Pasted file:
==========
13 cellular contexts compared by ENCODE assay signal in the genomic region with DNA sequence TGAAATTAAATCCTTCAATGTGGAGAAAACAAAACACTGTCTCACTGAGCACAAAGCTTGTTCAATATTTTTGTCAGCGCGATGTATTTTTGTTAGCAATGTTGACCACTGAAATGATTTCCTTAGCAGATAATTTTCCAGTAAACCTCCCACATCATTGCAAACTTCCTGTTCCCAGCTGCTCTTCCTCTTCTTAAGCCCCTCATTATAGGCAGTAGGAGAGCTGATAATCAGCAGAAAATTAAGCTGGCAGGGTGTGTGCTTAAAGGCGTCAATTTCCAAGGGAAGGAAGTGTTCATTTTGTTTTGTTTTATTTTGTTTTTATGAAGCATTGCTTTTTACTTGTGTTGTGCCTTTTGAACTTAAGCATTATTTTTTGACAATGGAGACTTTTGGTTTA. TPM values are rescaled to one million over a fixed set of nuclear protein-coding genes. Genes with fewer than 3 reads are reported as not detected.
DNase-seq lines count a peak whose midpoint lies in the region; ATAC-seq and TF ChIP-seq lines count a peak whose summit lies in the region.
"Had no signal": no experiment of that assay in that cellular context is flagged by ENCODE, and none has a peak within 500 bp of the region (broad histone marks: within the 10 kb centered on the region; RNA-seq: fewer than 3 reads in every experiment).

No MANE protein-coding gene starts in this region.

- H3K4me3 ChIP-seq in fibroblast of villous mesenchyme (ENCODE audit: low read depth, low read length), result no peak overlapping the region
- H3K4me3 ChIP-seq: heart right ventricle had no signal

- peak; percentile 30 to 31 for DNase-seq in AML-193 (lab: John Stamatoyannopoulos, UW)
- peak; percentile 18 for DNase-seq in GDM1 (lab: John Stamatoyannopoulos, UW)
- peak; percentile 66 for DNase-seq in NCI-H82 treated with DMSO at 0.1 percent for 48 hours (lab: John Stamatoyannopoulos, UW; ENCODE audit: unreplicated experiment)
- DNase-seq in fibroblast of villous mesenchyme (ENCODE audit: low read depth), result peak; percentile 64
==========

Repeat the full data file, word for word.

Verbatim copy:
13 cellular contexts compared by ENCODE assay signal in the genomic region with DNA sequence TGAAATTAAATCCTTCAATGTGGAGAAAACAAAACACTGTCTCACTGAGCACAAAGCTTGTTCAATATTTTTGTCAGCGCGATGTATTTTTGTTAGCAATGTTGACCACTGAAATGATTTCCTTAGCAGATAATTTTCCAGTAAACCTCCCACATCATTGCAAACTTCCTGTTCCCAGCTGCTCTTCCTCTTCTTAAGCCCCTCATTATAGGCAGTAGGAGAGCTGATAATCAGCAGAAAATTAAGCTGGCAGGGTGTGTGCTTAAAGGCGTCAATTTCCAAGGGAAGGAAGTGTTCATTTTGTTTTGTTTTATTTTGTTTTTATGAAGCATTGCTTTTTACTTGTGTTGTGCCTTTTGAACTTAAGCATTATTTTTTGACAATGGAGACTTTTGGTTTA. TPM values are rescaled to one million over a fixed set of nuclear protein-coding genes. Genes with fewer than 3 reads are reported as not detected.
DNase-seq lines count a peak whose midpoint lies in the region; ATAC-seq and TF ChIP-seq lines count a peak whose summit lies in the region.
"Had no signal": no experiment of that assay in that cellular context is flagged by ENCODE, and none has a peak within 500 bp of the region (broad histone marks: within the 10 kb centered on the region; RNA-seq: fewer than 3 reads in every experiment).

No MANE protein-coding gene starts in this region.

- H3K4me3 ChIP-seq in fibroblast of villous mesenchyme (ENCODE audit: low read depth, low read length), result no peak overlapping the region
- H3K4me3 ChIP-seq: heart right ventricle had no signal

- peak; percentile 30 to 31 for DNase-seq in AML-193 (lab: John Stamatoyannopoulos, UW)
- peak; percentile 18 for DNase-seq in GDM1 (lab: John Stamatoyannopoulos, UW)
- peak; percentile 66 for DNase-seq in NCI-H82 treated with DMSO at 0.1 percent for 48 hours (lab: John Stamatoyannopoulos, UW; ENCODE audit: unreplicated experiment)
- DNase-seq in fibroblast of villous mesenchyme (ENCODE audit: low read depth), result peak; percentile 64